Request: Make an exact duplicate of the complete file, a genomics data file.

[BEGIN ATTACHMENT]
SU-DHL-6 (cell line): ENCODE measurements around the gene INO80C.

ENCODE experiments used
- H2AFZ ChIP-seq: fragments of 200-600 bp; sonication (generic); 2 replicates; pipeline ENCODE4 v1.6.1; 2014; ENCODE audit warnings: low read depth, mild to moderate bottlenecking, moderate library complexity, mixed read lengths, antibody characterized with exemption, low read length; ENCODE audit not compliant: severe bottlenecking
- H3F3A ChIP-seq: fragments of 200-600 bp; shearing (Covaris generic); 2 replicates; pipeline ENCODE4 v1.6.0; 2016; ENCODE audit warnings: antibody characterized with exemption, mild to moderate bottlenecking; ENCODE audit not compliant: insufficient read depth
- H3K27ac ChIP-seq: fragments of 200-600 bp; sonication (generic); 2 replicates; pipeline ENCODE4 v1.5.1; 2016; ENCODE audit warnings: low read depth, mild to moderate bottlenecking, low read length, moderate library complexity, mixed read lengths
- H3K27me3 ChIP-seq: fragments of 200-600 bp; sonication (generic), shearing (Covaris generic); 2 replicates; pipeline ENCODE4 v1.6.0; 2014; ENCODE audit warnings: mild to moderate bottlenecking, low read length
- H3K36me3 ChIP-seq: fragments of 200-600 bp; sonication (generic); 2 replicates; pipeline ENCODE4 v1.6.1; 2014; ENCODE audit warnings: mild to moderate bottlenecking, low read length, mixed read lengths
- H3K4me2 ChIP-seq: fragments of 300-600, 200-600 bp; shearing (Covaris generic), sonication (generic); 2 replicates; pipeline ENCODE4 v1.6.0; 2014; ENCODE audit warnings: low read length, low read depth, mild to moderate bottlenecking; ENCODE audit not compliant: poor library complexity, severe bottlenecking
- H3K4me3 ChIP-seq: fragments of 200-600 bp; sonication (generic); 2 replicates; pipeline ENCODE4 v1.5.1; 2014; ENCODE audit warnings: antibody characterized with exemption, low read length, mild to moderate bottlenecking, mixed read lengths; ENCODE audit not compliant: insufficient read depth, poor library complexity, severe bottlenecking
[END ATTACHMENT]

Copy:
SU-DHL-6 (cell line): ENCODE measurements around the gene INO80C.

ENCODE experiments used
- H2AFZ ChIP-seq: fragments of 200-600 bp; sonication (generic); 2 replicates; pipeline ENCODE4 v1.6.1; 2014; ENCODE audit warnings: low read depth, mild to moderate bottlenecking, moderate library complexity, mixed read lengths, antibody characterized with exemption, low read length; ENCODE audit not compliant: severe bottlenecking
- H3F3A ChIP-seq: fragments of 200-600 bp; shearing (Covaris generic); 2 replicates; pipeline ENCODE4 v1.6.0; 2016; ENCODE audit warnings: antibody characterized with exemption, mild to moderate bottlenecking; ENCODE audit not compliant: insufficient read depth
- H3K27ac ChIP-seq: fragments of 200-600 bp; sonication (generic); 2 replicates; pipeline ENCODE4 v1.5.1; 2016; ENCODE audit warnings: low read depth, mild to moderate bottlenecking, low read length, moderate library complexity, mixed read lengths
- H3K27me3 ChIP-seq: fragments of 200-600 bp; sonication (generic), shearing (Covaris generic); 2 replicates; pipeline ENCODE4 v1.6.0; 2014; ENCODE audit warnings: mild to moderate bottlenecking, low read length
- H3K36me3 ChIP-seq: fragments of 200-600 bp; sonication (generic); 2 replicates; pipeline ENCODE4 v1.6.1; 2014; ENCODE audit warnings: mild to moderate bottlenecking, low read length, mixed read lengths
- H3K4me2 ChIP-seq: fragments of 300-600, 200-600 bp; shearing (Covaris generic), sonication (generic); 2 replicates; pipeline ENCODE4 v1.6.0; 2014; ENCODE audit warnings: low read length, low read depth, mild to moderate bottlenecking; ENCODE audit not compliant: poor library complexity, severe bottlenecking
- H3K4me3 ChIP-seq: fragments of 200-600 bp; sonication (generic); 2 replicates; pipeline ENCODE4 v1.5.1; 2014; ENCODE audit warnings: antibody characterized with exemption, low read length, mild to moderate bottlenecking, mixed read lengths; ENCODE audit not compliant: insufficient read depth, poor library complexity, severe bottlenecking